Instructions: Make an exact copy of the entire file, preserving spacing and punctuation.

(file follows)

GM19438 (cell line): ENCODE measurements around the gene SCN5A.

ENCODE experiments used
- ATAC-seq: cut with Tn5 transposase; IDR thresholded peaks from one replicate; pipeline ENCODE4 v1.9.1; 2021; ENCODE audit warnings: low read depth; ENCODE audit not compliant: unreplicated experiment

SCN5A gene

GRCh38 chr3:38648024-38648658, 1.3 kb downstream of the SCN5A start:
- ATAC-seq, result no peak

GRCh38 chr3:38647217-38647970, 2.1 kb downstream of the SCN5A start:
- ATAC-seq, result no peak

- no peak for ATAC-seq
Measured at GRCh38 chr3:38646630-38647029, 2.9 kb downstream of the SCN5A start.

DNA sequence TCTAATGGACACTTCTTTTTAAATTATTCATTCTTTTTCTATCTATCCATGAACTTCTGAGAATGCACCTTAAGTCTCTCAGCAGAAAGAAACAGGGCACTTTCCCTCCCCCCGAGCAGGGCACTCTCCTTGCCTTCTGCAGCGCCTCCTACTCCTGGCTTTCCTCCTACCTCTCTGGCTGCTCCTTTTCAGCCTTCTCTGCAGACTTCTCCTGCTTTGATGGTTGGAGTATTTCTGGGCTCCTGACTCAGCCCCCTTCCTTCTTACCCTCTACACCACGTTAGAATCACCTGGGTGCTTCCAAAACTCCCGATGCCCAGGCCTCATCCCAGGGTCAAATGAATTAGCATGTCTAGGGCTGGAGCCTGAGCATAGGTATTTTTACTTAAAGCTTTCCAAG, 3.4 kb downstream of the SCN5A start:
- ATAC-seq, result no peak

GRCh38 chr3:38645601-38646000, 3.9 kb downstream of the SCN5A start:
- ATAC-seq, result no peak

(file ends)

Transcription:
GM19438 (cell line): ENCODE measurements around the gene SCN5A.

ENCODE experiments used
- ATAC-seq: cut with Tn5 transposase; IDR thresholded peaks from one replicate; pipeline ENCODE4 v1.9.1; 2021; ENCODE audit warnings: low read depth; ENCODE audit not compliant: unreplicated experiment

SCN5A gene

GRCh38 chr3:38648024-38648658, 1.3 kb downstream of the SCN5A start:
- ATAC-seq, result no peak

GRCh38 chr3:38647217-38647970, 2.1 kb downstream of the SCN5A start:
- ATAC-seq, result no peak

- no peak for ATAC-seq
Measured at GRCh38 chr3:38646630-38647029, 2.9 kb downstream of the SCN5A start.

DNA sequence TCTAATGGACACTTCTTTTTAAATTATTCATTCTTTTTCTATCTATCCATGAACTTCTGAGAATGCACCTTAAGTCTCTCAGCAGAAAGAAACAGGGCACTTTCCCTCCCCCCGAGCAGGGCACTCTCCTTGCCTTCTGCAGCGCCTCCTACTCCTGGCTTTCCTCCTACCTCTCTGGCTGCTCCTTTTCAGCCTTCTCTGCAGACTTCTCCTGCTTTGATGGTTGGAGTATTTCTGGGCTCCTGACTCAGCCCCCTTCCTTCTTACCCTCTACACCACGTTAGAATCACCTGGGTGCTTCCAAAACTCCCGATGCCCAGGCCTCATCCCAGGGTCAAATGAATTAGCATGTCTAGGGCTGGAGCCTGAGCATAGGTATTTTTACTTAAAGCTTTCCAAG, 3.4 kb downstream of the SCN5A start:
- ATAC-seq, result no peak

GRCh38 chr3:38645601-38646000, 3.9 kb downstream of the SCN5A start:
- ATAC-seq, result no peak